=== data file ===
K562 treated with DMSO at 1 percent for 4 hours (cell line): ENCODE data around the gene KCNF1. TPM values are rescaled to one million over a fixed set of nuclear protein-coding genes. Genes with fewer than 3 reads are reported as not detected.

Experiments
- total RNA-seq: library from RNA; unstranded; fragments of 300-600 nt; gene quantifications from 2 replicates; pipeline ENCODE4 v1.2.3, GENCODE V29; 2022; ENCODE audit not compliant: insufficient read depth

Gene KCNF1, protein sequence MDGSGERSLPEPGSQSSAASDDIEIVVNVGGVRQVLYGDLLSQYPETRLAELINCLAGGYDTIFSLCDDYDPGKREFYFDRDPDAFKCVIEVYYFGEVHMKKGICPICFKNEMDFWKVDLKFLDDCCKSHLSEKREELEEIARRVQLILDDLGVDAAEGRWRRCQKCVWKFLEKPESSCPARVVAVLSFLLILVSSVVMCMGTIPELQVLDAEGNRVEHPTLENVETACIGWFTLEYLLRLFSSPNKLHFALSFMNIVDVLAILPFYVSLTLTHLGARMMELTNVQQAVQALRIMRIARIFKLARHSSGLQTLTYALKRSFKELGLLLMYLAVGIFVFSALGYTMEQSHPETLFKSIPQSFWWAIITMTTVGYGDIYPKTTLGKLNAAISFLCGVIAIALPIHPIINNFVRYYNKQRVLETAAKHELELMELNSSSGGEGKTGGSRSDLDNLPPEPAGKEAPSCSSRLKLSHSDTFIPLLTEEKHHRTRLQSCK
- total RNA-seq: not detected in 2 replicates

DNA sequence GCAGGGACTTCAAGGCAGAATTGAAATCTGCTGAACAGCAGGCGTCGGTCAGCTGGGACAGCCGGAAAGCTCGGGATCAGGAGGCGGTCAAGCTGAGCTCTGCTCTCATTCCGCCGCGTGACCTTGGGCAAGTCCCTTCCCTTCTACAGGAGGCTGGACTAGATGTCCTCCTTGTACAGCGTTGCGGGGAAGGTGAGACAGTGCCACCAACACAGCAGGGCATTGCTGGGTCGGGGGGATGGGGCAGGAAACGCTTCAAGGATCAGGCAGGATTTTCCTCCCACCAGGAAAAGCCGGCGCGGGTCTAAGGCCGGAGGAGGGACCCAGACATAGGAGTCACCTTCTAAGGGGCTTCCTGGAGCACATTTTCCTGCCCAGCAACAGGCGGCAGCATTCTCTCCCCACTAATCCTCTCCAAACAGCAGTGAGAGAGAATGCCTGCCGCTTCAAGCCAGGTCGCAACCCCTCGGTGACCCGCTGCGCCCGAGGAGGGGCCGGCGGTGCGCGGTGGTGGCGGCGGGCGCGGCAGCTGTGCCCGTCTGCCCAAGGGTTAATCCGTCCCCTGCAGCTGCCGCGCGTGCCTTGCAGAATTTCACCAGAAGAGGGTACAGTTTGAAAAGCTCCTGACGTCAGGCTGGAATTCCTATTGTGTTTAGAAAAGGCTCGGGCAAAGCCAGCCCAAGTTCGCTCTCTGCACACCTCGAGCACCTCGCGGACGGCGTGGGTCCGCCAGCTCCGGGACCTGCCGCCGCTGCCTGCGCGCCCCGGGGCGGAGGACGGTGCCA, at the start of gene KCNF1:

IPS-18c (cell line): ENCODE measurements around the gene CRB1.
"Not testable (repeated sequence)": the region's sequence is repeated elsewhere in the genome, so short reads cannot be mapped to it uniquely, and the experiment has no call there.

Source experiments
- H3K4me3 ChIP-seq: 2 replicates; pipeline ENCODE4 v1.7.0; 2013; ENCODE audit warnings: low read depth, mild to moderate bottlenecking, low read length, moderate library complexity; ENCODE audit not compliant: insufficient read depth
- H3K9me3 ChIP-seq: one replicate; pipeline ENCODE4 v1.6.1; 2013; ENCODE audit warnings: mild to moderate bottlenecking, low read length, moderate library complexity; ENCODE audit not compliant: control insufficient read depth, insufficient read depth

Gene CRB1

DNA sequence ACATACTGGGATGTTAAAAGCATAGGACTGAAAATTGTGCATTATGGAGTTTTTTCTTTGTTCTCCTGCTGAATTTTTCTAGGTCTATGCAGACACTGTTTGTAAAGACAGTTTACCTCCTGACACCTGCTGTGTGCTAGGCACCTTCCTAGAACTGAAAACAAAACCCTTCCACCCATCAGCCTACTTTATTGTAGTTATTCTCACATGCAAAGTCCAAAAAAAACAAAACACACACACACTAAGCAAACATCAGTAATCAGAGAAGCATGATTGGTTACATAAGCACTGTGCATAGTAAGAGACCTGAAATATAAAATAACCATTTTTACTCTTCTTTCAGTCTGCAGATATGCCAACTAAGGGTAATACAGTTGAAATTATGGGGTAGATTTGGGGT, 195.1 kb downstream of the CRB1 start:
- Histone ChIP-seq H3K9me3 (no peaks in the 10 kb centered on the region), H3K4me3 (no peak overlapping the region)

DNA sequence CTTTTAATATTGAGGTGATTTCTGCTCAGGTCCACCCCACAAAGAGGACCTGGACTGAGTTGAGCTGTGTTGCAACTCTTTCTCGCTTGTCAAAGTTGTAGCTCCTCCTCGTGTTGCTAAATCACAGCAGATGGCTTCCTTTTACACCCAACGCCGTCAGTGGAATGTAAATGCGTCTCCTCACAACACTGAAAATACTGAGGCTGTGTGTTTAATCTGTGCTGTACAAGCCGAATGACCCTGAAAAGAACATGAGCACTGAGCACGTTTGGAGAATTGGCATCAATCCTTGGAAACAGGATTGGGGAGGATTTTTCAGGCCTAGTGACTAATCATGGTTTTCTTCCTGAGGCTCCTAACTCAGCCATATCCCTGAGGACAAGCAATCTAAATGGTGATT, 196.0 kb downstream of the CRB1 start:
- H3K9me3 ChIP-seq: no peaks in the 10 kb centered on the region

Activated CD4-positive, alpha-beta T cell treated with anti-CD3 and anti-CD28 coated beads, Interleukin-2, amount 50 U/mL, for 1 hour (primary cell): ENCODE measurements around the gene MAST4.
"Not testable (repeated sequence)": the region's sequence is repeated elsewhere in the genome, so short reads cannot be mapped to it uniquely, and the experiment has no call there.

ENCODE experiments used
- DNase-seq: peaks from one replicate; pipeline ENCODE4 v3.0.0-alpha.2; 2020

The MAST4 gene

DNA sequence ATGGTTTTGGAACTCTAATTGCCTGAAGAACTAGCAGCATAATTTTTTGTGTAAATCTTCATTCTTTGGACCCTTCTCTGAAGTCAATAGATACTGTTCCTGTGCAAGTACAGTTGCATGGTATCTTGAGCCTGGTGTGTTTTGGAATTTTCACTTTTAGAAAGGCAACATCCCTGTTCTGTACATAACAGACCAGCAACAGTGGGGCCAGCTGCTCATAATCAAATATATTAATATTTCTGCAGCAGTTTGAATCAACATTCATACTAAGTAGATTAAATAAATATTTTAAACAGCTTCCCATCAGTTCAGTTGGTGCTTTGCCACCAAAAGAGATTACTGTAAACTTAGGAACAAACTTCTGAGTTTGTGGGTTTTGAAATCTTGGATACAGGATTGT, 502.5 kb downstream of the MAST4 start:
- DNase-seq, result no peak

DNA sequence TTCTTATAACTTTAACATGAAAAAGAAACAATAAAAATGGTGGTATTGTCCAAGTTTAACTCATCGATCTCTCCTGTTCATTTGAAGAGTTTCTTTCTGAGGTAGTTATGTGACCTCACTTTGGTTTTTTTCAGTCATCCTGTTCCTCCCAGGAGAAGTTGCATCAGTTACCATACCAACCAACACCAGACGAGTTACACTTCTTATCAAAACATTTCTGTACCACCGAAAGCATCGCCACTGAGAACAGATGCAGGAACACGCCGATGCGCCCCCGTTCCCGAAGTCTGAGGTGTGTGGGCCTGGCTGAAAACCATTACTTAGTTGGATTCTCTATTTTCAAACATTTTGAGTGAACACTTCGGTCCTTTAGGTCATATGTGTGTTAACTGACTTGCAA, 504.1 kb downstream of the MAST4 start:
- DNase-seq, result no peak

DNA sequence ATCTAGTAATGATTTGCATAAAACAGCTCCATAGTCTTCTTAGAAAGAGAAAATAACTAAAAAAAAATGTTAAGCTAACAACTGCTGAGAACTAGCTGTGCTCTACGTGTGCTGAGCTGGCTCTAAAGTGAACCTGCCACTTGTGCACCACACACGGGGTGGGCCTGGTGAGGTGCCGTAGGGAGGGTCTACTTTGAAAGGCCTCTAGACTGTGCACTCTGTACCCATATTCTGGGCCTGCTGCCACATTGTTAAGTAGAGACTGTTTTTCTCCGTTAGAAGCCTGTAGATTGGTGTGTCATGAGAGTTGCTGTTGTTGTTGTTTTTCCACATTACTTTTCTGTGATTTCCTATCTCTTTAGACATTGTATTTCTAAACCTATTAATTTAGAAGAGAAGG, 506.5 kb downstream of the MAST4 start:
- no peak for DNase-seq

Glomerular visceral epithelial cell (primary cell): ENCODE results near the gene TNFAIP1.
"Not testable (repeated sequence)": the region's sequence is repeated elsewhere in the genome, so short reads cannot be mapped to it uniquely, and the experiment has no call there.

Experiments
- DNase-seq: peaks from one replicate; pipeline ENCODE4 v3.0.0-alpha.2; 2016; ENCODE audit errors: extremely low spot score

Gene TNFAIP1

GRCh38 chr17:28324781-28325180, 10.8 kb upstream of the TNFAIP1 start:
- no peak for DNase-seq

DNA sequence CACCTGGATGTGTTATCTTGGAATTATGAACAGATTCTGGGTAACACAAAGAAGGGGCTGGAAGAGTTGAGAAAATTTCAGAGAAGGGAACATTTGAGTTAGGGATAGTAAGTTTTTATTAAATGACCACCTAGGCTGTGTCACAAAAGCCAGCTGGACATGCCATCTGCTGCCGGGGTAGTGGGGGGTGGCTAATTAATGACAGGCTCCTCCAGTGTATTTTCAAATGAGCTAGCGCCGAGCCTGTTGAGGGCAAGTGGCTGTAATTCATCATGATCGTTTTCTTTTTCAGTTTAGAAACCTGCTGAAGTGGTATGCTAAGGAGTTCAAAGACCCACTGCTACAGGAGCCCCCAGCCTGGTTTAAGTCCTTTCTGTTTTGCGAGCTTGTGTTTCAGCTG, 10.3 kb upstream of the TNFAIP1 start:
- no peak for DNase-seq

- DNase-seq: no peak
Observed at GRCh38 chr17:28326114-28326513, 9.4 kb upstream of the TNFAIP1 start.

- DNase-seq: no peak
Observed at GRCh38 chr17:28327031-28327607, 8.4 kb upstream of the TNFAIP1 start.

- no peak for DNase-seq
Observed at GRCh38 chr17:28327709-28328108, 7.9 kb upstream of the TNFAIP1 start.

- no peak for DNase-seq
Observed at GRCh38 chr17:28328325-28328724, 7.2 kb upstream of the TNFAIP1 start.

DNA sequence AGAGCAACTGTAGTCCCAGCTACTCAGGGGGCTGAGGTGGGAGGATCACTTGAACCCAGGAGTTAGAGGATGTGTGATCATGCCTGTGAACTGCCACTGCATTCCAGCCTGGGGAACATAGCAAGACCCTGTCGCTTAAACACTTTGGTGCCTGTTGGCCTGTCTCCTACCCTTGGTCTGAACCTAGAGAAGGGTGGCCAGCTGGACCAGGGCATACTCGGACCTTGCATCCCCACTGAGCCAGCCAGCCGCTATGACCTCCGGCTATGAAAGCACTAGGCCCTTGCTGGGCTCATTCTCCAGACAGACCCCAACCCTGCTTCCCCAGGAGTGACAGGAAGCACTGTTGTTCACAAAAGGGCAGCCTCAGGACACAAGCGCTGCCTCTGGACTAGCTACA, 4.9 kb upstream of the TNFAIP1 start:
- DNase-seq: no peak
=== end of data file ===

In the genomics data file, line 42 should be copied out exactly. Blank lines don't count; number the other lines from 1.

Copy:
Observed at GRCh38 chr17:28327709-28328108, 7.9 kb upstream of the TNFAIP1 start.